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What's in a CSA box?

Although we can’t always know for sure what Mother Nature has in store for our CSA farm shares, we aim to have a good variety of produce that ranges from the familiar to the unique. We're always trialing new varieties and taking a look at old standards that may have been neglected in more modern times.

There's always a balancing act in choosing crops/varieties that offer high quality flavor, disease resistance, and productivity. At Sun One we want every CSA season to be better than the one before it. Even in the off-season we research and broaden our horizons at great educational conferences like the ones put on by CT NOFA.

The vast majority of the seed we purchase is certified Organic, with High Mowing Seeds supplying the bulk of our seeds. Other suppliers include Johnny's, Fedco Seeds, Seed Savers Exchange, Southern Exposure, and Row 7 Seeds.

At the end of the day, we want your CSA basket pickup to be a fun experience that you look forward to every week. Along with the veggies, each week we give folks a newsletter that features a recipe that highlights a crop or two from the basket. We're delighted when people tell us how our recipes opened their eyes to new flavors and ways of appreciating Nature's Bounty.

Note: As we trial new varieties all the time, the following list may change. Also we cannot guarantee crop availability.

Spring-Early summer

lettuce heads

Lettuce Heads (Butterhead, Romaine, and Batavian style). Baby Kale ('Ironman Kale Mix' from High Mowing Seeds is a great blend of different varieties). Snow Peas (Oregon Sugar Pod II and the purple Beauregarde snow pea are favorites). Swiss Chard (Fordhook Giant). Carrots (our Napoli and Yaya varieties have people exclaiming we have the best tasting carrots they've ever had). Collards (Champion). Strawberries (Allstar is a nice variety that produces big juicy fruit). Cabbage (Red Express produces nice tight red heads, while Famosa is a good savoy style producer. Broccoli (a tricky crop to get right as it's very sensitive to the weather, but we've had some success with varieties like Batavia and Belstar). Summer Squash (Zephyr, Desert, Black Beauty, Yellow Crookneck are the reliable standards for us). Radishes (Pink Beauty lives up to its name and then some). Bunching Kale (Westlander, Dazzling Blue, Redbor).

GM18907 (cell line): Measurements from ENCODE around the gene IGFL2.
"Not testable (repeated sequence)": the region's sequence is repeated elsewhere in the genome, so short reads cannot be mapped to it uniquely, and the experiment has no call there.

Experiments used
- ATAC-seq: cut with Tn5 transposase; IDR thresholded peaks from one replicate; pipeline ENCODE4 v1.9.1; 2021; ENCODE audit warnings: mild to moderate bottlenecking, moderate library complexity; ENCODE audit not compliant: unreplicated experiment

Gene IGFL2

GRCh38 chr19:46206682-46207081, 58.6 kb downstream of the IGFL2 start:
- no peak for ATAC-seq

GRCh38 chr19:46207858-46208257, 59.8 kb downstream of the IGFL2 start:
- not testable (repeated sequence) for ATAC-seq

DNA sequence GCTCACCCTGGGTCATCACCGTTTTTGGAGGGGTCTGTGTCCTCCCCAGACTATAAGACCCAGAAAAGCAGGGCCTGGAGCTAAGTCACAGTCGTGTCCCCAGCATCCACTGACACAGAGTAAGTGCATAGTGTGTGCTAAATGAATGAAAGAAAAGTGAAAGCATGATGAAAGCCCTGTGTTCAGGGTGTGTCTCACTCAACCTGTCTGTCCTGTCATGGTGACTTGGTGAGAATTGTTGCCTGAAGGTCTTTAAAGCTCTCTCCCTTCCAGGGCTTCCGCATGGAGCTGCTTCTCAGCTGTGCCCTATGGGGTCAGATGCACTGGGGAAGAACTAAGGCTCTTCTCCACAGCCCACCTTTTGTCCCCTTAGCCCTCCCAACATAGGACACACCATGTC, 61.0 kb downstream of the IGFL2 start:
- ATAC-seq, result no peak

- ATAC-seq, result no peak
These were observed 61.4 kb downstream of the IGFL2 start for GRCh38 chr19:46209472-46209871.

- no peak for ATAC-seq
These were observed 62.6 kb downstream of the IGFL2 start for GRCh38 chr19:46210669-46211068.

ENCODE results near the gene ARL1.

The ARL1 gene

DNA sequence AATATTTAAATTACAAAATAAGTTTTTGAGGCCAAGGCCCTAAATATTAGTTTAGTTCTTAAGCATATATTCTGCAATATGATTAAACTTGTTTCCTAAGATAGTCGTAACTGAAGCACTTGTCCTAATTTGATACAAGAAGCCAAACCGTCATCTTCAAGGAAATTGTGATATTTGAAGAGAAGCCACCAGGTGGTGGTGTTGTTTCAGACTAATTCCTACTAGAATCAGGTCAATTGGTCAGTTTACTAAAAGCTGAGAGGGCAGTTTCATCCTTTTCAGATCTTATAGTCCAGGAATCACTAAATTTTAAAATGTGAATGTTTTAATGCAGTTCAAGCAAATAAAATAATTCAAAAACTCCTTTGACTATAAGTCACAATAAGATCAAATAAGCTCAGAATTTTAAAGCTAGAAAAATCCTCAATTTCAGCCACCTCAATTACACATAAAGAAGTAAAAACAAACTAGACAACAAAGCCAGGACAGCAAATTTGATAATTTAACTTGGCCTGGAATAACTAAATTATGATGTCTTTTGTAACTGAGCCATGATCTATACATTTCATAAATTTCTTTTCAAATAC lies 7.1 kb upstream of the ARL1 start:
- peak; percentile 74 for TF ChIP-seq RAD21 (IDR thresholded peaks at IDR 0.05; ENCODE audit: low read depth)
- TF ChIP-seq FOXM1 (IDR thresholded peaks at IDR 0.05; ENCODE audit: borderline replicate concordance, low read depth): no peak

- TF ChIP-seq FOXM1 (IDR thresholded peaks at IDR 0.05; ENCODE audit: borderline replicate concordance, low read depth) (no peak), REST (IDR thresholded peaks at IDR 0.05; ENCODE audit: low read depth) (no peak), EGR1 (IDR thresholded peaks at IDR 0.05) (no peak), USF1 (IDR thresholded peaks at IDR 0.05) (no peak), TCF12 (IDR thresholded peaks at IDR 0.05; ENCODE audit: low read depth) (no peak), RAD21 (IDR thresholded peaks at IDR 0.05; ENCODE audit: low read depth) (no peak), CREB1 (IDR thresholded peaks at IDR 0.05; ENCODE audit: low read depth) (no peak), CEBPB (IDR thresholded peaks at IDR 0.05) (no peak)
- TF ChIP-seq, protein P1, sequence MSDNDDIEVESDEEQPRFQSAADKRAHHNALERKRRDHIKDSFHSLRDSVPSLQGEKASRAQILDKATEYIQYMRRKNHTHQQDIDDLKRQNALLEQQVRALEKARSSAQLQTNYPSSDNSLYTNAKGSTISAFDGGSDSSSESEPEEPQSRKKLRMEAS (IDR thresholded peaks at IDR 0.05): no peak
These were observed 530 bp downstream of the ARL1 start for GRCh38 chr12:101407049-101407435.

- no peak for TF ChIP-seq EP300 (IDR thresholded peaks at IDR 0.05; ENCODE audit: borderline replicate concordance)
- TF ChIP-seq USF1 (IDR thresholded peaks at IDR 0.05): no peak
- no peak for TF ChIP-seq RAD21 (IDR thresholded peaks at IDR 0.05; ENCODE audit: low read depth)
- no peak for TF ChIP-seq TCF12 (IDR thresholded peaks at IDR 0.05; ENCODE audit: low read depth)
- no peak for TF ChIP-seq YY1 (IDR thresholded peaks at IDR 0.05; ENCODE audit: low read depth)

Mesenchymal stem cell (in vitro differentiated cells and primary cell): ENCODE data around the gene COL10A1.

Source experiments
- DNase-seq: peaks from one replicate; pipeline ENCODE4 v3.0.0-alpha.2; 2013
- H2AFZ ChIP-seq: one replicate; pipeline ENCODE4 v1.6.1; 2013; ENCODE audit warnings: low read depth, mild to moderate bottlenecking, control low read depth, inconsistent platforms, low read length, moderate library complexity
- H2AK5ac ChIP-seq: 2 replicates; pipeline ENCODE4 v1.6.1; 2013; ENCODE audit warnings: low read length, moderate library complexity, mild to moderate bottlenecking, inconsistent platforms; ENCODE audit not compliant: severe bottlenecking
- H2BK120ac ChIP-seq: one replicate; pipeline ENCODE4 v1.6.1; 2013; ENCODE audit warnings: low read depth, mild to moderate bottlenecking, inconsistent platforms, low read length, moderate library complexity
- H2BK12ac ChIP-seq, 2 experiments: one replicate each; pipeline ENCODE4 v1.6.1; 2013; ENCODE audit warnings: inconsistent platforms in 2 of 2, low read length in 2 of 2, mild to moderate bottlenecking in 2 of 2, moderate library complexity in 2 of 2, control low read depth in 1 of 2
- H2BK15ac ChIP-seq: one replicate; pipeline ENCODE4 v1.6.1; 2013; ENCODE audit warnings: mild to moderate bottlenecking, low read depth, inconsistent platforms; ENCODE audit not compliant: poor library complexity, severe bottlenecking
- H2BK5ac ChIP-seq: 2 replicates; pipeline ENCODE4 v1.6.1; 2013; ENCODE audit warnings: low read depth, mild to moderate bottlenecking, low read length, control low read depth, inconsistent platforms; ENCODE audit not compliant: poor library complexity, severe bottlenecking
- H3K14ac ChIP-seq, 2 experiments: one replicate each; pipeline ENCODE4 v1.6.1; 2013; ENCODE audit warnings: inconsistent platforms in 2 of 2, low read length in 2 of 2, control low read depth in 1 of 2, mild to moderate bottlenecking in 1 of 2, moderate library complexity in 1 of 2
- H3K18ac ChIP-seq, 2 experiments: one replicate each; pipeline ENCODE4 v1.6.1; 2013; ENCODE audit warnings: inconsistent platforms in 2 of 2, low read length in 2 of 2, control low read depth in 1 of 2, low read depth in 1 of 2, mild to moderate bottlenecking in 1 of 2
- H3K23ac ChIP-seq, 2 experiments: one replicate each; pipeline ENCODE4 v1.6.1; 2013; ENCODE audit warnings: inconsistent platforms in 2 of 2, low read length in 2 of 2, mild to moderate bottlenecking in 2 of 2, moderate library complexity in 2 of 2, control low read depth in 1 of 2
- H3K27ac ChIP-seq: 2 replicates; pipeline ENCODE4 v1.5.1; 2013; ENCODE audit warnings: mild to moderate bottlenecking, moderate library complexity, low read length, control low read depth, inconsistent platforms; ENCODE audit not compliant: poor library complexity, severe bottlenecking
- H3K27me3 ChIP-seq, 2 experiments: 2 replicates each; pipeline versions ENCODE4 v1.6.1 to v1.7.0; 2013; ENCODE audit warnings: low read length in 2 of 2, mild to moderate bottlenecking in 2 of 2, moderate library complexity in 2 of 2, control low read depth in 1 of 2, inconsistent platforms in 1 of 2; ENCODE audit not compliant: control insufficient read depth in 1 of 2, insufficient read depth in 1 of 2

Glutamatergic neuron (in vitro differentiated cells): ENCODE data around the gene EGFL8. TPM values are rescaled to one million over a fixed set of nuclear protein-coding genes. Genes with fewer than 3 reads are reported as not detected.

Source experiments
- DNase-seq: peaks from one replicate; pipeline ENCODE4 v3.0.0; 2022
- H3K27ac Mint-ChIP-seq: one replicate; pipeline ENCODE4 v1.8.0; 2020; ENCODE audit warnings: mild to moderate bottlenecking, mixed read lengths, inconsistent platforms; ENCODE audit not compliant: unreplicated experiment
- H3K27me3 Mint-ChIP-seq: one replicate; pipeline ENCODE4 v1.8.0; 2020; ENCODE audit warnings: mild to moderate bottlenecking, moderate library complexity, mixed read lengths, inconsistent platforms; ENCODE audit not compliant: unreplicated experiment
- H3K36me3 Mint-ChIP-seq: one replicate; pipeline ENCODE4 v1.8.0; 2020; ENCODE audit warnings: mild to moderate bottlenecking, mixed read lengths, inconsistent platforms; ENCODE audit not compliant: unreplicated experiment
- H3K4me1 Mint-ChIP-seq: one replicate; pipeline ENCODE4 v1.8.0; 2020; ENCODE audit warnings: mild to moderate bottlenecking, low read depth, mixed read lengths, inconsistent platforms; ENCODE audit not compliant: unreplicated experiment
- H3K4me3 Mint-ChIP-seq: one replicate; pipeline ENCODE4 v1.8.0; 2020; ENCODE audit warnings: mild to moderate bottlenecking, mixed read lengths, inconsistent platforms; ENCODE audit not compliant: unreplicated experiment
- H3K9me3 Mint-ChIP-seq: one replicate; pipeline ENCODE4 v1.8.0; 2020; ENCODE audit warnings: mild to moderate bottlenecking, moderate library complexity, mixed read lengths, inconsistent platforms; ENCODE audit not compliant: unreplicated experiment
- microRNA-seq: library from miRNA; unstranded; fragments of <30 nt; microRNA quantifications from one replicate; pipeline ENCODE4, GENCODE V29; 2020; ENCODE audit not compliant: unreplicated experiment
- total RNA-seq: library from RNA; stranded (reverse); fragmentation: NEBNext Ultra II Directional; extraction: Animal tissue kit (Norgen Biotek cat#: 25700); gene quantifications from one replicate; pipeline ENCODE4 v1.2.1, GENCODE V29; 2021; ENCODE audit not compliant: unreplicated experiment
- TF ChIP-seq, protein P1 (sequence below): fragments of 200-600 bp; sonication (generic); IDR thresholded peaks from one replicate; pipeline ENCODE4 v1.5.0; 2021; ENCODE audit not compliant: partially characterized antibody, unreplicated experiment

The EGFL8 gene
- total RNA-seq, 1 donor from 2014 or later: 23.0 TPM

Mid-to-late summer

Cherry Tomatoes and Mixd Potatoes

Cucumbers (Marketmore 76, Silver Slicer). Potatoes (Yukon Gold, Larat, French Fingerling, Tom Thumb and many more varieties). Tomatoes (Striped German, Sun Gold, Snow White, Mortgage Lifter, and so many more!), Bush Beans (Provider is a strong producing variety). Garlic (German White is a hardneck variety that does well in New England). Eggplant (we're trying different varieties, but Orient Express and Nadia have done the best so far for us). Peppers (Early Jalapeno is prolific, along with Sweet Banana).

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